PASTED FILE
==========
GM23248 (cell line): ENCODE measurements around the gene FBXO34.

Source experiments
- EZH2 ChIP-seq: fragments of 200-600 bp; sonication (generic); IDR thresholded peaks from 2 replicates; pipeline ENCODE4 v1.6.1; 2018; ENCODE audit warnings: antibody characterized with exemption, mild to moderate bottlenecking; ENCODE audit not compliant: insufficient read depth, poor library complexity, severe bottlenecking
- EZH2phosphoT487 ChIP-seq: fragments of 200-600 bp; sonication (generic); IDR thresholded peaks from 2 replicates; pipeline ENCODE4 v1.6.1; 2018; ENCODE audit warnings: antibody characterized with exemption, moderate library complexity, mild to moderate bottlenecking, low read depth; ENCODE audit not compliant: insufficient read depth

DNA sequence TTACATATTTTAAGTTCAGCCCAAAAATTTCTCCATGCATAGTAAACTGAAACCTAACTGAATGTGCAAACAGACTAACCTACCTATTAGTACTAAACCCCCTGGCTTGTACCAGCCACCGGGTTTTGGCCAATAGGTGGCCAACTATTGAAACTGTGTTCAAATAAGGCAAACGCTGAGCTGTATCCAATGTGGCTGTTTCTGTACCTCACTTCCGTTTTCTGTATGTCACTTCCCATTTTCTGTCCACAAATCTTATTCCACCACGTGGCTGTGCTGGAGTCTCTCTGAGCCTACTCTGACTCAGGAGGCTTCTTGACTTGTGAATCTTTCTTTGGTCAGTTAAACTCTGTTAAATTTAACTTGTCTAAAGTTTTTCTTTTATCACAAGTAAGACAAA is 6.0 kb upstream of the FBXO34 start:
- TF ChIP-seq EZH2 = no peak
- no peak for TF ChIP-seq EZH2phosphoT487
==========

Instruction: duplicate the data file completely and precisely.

GM23248 (cell line): ENCODE measurements around the gene FBXO34.

Source experiments
- EZH2 ChIP-seq: fragments of 200-600 bp; sonication (generic); IDR thresholded peaks from 2 replicates; pipeline ENCODE4 v1.6.1; 2018; ENCODE audit warnings: antibody characterized with exemption, mild to moderate bottlenecking; ENCODE audit not compliant: insufficient read depth, poor library complexity, severe bottlenecking
- EZH2phosphoT487 ChIP-seq: fragments of 200-600 bp; sonication (generic); IDR thresholded peaks from 2 replicates; pipeline ENCODE4 v1.6.1; 2018; ENCODE audit warnings: antibody characterized with exemption, moderate library complexity, mild to moderate bottlenecking, low read depth; ENCODE audit not compliant: insufficient read depth

DNA sequence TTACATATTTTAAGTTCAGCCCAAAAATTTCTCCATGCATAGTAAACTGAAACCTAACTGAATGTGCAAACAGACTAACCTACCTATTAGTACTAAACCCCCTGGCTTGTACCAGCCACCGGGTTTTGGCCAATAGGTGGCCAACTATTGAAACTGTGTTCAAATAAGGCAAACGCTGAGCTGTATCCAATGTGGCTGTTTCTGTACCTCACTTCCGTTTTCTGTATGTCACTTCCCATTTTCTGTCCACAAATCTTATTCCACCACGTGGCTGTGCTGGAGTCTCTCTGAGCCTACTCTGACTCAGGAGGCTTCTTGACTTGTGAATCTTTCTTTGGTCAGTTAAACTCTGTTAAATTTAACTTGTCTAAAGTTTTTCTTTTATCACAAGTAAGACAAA is 6.0 kb upstream of the FBXO34 start:
- TF ChIP-seq EZH2 = no peak
- no peak for TF ChIP-seq EZH2phosphoT487